Score 1 if work calls generally go to work numbers and personal calls generally go to personal numbers (and the user controls what goes to which device). Score 0 if all important calls go to the cell number.
Audio conferences will likely remain an important form of communication for the foreseeable future--they are effective, inexpensive, and practical for a variety of situations. But they aren't the only tool in the conferencing toolbox. Both video communications and content sharing solutions offer richer collaborative experiences.
Visual (video or content)-enhanced conferences should be increasingly common. Score 1 if the organization provides access to rich conferencing solutions--if and only if pervasive attitudes cause employees to make use of it. Score 0 if employees are left to figure out their own solutions. Hint: look for facilitating equipment such as headsets and cameras. Is there a negative or surprised response to collaborative invitations?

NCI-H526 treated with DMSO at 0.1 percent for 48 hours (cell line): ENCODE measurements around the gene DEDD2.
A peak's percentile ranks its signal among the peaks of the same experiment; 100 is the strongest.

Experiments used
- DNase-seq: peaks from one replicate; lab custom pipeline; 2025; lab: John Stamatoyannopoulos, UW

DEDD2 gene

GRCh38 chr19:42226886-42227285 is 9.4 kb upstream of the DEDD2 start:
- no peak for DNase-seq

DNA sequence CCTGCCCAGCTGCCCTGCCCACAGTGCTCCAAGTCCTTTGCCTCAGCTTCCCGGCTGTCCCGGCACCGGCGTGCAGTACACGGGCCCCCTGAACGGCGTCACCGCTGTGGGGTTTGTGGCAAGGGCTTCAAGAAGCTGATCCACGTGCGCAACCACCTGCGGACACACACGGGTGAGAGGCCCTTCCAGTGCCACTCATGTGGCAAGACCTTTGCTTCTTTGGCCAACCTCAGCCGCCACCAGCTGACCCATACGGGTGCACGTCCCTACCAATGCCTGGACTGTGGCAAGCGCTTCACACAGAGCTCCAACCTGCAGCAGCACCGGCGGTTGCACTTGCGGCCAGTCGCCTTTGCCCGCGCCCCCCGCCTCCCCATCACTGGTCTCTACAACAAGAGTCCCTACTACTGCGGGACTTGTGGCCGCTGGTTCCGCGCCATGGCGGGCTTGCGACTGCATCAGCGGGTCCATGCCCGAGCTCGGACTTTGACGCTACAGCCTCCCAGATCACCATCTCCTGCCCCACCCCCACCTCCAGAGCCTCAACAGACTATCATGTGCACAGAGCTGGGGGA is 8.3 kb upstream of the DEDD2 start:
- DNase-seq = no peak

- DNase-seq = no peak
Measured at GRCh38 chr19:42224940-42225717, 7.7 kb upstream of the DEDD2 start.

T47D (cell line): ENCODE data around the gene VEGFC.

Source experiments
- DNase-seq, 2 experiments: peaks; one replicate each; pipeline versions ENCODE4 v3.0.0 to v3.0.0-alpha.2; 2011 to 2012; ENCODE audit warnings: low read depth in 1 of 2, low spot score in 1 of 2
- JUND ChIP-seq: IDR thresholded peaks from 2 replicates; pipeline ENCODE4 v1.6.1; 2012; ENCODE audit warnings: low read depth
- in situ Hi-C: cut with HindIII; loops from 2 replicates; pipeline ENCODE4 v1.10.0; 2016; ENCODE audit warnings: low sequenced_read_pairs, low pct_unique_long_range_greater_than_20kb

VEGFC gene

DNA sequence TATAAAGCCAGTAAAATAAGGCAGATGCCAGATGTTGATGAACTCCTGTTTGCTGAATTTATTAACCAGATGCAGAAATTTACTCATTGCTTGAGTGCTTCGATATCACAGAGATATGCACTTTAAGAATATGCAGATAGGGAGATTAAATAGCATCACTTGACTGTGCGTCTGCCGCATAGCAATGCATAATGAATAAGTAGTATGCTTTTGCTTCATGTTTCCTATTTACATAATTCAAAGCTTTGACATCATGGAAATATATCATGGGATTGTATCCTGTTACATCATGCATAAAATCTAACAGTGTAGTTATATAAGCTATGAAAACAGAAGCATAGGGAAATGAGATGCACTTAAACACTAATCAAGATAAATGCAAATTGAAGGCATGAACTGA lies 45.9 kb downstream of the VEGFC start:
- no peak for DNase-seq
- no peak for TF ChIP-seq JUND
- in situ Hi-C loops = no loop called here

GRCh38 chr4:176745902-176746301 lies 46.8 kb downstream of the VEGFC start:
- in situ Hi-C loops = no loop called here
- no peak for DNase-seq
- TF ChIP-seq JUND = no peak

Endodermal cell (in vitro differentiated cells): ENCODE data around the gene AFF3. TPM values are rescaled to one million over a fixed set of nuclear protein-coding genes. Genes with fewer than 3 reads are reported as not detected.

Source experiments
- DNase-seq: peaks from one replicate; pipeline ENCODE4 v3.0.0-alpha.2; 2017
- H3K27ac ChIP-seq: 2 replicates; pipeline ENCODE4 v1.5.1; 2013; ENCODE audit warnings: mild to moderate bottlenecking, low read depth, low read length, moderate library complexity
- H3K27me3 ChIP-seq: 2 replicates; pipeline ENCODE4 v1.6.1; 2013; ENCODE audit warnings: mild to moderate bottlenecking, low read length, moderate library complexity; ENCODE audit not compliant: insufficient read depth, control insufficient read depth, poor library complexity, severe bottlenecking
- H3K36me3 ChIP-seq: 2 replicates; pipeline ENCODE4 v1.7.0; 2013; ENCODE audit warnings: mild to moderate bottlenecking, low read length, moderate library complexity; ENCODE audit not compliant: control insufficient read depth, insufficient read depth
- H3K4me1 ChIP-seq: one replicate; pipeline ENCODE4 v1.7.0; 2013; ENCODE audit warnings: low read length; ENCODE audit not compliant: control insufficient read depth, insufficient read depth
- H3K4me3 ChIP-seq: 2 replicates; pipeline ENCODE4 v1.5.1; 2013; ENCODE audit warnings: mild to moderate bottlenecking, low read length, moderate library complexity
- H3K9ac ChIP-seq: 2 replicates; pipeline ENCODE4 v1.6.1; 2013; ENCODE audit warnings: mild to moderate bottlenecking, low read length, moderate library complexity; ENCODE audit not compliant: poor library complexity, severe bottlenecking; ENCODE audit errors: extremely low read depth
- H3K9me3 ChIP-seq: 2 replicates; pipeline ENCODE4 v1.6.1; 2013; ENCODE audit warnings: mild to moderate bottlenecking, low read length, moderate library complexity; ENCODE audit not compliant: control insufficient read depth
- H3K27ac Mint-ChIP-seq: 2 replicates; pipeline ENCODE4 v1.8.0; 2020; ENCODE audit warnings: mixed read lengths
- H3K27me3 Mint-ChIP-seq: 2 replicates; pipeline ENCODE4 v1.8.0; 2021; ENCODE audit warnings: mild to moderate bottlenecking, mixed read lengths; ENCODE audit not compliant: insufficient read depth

Dialing with Digits: 0/1
"Dialing" is an obsolete concept. Not only are the "dials" on phones gone, but more and more we dial by clicking a mouse. This is not about mouse vs. finger, or hard phone vs. softphone. It is really more about pressing single digits to make an address, vs. a single click-to-connect. Click-to-connect is commonly supported from within UC apps as well as browser plugins. It is a feature commonly supported on hard phones with desktop plugins.
Score 1 if most numbers including address books, CRM fields, and even browser numbers can be dialed with a click or two. Score 0 if you and colleagues are commonly staring at the display and pecking digits with your own digits. The issue at hand is integration and productivity.
This is a simple binary survey, hopefully with lots of 1s. A high score means Happy New Year. For those with lower scores, I hope things improve for you in 2014.